WHAT IS HORMONAL ACNE?
As its name suggests, this form of acne appears due to an imbalance of hormones. While papules, which are inflamed pink bumps that cluster under the skin and are painful to touch, are the most common, you might also experience whiteheads and pustules which are red at the bottom with white or yellow heads that are filled with pus. Most people tend to find that hormonal acne breakouts appear around your chin, mouth and jawline.
WHAT CAUSES HORMONAL ACNE?
“Hormonal acne is affected by the levels of oestrogen and testosterone hormones in the body,” says Jon Rummins, head of training at Rodial. “When the levels of testosterone are increased, the skin reacts by producing more oil – this excess oil can then block pores, leading to blemishes and acne.” Unfortunately, women tend to suffer with this more than men, as menstruation and menopause are two key bodily changes responsible for fluctuating hormone levels and rising testosterone.
While it can appear at any age, hormonal acne usually affects people in their twenties to forties. However, “food, dietary issues, stress, lack of exercise and a lack of sleep can also trigger it,” notes Dr Lancer, US-based dermatologist.
What Are The Best Ingredients For Acne?
There are a host of active ingredients that you can buy over the counter that can help ease acne breakouts. The key is to use them in moderation rather than overloading your skin as this can cause more harm than good. Rather than using them all at the same time, choose one ingredient to use as part of your morning routine and one in the evening. If your skin is sensitive, you might want to use them on different days.
Retinol has been used as an acne treatment since the 1930s and “is proven to speed up cell turnover, helping to clear blemishes and repair acne scarring,” says Jon. If you haven’t used retinol before, opt for a low concentration and ease your skin in gently. Don’t use your retinol cream or serum at the same time as alpha hydroxy acids (AHAs) or beta hydroxy acids (BHAs) unless you’re well-versed in the ingredient and know your skin can handle it.
Salicylic acid is a beta hydroxy acid (BHA) which helps to loosen blocked pores. It’s also a good anti-inflammatory and helps to ease whiteheads and take the sting out of under-the-skin pimples. Unsurprisingly, salicylic acid is regularly found in acne-fighting products, from your cleanser and serum to on-the-spot gels.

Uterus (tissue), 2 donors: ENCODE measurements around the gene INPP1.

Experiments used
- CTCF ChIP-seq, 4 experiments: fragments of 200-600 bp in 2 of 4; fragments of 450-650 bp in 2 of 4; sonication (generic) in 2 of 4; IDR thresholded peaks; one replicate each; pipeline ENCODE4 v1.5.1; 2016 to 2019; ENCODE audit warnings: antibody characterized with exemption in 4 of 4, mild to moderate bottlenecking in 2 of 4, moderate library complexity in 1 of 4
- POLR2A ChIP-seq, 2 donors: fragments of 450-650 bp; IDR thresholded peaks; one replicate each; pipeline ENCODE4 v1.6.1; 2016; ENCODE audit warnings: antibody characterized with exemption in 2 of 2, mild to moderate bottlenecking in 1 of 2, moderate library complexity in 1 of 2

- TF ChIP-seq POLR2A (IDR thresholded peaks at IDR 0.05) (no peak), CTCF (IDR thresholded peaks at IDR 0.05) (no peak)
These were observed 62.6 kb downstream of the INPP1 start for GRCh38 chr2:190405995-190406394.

This AHA helps to exfoliate and remove any dry, dead surface skin. Glycolic acid can also help to hydrate skin and ease inflammation, as well as combat bacteria. Use an overnight glycolic serum or pads once or twice a week. If you want something gentler, opt for lactic acid which is a milder AHA that helps to slough away dead skin.
You won’t find benzoyl peroxide in many over the counter skincare products, but you can purchase a gel at pharmacies. The ingredient is antiseptic and works by neutralising bacteria with oxygen. It is potent so as with retinol, start with a lower concentration to prevent any dry, flakiness. If you have dark skin, it is especially important that you use a low concentration because it can increase hyperpigmentation.
How Can I Get Rid Of Hormonal Acne?
Experts agree that consistency is the number one rule when it comes to treating hormonal acne, so find a skincare routine that works and stick to it long-term. Where possible, go for products that are natural and simple; it’s about keeping skin clean and nourished within an ongoing routine. Dr Dennis Gross, dermatologist and creator of the eponymous range, suggests committing to a rigorous 6-step routine: cleanse, steam, peel, serum, treat and hydrate.